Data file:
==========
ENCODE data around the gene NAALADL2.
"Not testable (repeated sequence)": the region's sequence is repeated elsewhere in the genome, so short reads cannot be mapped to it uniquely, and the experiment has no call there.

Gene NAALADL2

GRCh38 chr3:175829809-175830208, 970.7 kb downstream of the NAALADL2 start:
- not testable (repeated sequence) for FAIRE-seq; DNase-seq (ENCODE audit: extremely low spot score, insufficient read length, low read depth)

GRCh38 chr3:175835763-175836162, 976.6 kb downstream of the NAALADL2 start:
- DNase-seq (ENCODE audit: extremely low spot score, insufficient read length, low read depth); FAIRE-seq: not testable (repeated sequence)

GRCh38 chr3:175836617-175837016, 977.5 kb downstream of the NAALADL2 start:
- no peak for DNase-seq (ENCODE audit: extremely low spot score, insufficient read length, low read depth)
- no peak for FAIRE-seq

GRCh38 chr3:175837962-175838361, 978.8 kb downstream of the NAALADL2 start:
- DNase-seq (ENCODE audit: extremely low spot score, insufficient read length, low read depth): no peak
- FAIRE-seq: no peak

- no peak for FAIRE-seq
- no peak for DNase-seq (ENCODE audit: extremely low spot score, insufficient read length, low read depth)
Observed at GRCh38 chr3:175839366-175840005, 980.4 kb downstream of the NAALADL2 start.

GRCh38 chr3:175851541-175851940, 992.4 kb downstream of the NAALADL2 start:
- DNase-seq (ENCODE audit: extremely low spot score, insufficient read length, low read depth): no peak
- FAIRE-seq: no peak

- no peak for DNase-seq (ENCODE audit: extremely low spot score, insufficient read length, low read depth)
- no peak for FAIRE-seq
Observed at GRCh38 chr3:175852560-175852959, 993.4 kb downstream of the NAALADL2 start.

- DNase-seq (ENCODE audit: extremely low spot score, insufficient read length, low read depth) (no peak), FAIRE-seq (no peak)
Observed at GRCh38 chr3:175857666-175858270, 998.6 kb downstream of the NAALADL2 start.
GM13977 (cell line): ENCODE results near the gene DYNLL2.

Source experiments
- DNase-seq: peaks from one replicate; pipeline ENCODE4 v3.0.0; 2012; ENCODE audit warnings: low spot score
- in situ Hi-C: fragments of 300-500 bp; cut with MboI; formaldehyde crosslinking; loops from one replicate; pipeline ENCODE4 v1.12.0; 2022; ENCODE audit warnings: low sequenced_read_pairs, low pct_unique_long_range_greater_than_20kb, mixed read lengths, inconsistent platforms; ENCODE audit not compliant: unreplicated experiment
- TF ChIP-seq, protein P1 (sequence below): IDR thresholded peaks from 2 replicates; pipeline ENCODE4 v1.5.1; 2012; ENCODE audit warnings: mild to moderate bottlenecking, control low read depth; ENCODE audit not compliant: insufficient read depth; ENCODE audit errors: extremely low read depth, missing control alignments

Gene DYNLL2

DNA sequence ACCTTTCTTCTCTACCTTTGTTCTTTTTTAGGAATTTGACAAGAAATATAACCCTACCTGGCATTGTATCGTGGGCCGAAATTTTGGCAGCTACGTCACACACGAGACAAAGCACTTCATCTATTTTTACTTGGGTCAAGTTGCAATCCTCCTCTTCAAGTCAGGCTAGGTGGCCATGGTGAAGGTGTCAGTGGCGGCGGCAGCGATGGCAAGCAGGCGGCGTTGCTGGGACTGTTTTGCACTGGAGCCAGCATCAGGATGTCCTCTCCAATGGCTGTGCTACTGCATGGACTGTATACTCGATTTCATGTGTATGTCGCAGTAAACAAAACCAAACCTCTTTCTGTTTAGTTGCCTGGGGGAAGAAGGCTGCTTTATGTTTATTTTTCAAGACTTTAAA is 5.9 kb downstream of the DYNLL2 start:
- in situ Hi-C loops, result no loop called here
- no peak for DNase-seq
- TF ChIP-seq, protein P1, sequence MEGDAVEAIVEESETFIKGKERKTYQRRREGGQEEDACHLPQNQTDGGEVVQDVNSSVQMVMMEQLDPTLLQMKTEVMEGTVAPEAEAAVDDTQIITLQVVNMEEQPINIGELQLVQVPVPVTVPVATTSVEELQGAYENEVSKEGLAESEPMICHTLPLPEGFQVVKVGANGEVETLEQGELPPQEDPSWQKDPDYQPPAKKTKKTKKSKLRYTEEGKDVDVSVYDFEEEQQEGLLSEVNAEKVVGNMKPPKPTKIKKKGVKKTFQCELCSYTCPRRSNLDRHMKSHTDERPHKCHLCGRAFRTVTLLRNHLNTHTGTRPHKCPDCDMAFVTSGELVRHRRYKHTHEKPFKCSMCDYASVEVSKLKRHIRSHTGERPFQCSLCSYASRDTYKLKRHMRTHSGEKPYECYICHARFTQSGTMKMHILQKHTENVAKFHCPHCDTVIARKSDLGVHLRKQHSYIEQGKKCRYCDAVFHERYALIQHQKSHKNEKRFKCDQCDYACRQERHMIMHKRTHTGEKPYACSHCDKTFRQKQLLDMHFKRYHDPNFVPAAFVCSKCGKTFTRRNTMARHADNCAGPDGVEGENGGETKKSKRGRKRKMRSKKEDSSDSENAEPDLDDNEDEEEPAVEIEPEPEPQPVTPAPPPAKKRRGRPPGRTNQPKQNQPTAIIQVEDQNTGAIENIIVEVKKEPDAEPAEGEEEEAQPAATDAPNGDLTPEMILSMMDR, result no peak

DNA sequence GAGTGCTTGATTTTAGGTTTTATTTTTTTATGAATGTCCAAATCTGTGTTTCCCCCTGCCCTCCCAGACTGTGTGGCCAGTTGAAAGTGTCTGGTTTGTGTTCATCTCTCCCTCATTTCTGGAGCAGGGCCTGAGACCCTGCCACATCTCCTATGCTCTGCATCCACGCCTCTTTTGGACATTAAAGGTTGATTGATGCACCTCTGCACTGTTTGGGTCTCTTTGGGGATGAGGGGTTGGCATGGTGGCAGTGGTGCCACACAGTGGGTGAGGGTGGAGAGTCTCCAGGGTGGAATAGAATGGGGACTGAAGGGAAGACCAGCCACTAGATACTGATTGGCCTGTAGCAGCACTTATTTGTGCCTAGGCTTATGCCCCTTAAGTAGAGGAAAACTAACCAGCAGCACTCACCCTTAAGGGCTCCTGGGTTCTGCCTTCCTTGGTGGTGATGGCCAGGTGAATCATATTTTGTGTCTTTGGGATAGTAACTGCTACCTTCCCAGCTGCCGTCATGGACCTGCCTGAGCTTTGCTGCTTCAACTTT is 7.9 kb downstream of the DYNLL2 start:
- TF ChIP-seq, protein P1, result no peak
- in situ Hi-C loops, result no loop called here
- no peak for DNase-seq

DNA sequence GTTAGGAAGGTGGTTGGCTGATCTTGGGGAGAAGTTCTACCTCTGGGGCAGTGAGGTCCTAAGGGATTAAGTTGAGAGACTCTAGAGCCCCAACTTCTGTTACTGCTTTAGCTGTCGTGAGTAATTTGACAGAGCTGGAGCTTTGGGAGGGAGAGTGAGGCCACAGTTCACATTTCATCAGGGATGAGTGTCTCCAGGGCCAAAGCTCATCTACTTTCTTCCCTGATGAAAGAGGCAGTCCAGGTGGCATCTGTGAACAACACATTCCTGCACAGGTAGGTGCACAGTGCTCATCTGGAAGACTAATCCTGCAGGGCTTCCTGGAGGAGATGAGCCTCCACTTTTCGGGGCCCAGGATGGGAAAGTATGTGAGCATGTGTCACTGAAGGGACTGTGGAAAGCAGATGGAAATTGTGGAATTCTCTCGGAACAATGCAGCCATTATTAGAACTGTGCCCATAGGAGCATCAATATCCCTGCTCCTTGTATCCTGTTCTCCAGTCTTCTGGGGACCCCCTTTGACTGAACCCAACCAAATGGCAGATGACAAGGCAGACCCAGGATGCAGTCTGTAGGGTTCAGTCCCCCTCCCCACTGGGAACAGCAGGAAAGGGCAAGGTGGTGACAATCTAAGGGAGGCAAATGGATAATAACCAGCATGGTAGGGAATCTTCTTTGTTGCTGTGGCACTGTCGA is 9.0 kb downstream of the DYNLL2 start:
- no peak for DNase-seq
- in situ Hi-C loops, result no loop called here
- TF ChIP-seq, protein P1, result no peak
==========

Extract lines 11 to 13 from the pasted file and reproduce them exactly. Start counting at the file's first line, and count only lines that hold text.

GRCh38 chr3:175837962-175838361, 978.8 kb downstream of the NAALADL2 start:
- DNase-seq (ENCODE audit: extremely low spot score, insufficient read length, low read depth): no peak
- FAIRE-seq: no peak